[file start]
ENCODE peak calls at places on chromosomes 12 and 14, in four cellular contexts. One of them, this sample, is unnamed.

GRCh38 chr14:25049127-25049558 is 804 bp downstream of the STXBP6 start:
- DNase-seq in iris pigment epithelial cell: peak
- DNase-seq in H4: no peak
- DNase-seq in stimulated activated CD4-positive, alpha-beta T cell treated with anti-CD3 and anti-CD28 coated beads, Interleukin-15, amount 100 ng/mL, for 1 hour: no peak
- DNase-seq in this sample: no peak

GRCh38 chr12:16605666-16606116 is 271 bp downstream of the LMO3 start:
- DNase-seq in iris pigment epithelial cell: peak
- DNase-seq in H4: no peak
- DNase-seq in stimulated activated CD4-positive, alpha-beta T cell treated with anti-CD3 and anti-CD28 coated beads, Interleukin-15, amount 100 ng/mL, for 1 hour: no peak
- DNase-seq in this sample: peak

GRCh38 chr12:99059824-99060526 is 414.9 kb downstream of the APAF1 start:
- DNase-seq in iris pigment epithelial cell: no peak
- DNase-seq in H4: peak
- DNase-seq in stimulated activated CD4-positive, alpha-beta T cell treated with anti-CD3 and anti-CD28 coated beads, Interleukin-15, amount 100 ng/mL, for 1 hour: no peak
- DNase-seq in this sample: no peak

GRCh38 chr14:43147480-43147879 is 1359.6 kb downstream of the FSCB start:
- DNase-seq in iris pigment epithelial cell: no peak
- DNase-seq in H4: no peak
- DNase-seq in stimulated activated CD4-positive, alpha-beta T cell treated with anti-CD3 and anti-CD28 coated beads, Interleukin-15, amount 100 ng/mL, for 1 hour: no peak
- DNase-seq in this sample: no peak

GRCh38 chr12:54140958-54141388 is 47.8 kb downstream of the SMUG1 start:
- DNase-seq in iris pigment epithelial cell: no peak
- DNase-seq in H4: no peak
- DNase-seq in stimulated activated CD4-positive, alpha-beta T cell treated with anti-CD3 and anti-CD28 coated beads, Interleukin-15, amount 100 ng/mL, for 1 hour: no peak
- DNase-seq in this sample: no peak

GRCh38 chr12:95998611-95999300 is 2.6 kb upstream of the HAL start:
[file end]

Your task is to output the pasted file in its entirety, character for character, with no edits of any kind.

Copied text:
ENCODE peak calls at places on chromosomes 12 and 14, in four cellular contexts. One of them, this sample, is unnamed.

GRCh38 chr14:25049127-25049558 is 804 bp downstream of the STXBP6 start:
- DNase-seq in iris pigment epithelial cell: peak
- DNase-seq in H4: no peak
- DNase-seq in stimulated activated CD4-positive, alpha-beta T cell treated with anti-CD3 and anti-CD28 coated beads, Interleukin-15, amount 100 ng/mL, for 1 hour: no peak
- DNase-seq in this sample: no peak

GRCh38 chr12:16605666-16606116 is 271 bp downstream of the LMO3 start:
- DNase-seq in iris pigment epithelial cell: peak
- DNase-seq in H4: no peak
- DNase-seq in stimulated activated CD4-positive, alpha-beta T cell treated with anti-CD3 and anti-CD28 coated beads, Interleukin-15, amount 100 ng/mL, for 1 hour: no peak
- DNase-seq in this sample: peak

GRCh38 chr12:99059824-99060526 is 414.9 kb downstream of the APAF1 start:
- DNase-seq in iris pigment epithelial cell: no peak
- DNase-seq in H4: peak
- DNase-seq in stimulated activated CD4-positive, alpha-beta T cell treated with anti-CD3 and anti-CD28 coated beads, Interleukin-15, amount 100 ng/mL, for 1 hour: no peak
- DNase-seq in this sample: no peak

GRCh38 chr14:43147480-43147879 is 1359.6 kb downstream of the FSCB start:
- DNase-seq in iris pigment epithelial cell: no peak
- DNase-seq in H4: no peak
- DNase-seq in stimulated activated CD4-positive, alpha-beta T cell treated with anti-CD3 and anti-CD28 coated beads, Interleukin-15, amount 100 ng/mL, for 1 hour: no peak
- DNase-seq in this sample: no peak

GRCh38 chr12:54140958-54141388 is 47.8 kb downstream of the SMUG1 start:
- DNase-seq in iris pigment epithelial cell: no peak
- DNase-seq in H4: no peak
- DNase-seq in stimulated activated CD4-positive, alpha-beta T cell treated with anti-CD3 and anti-CD28 coated beads, Interleukin-15, amount 100 ng/mL, for 1 hour: no peak
- DNase-seq in this sample: no peak

GRCh38 chr12:95998611-95999300 is 2.6 kb upstream of the HAL start: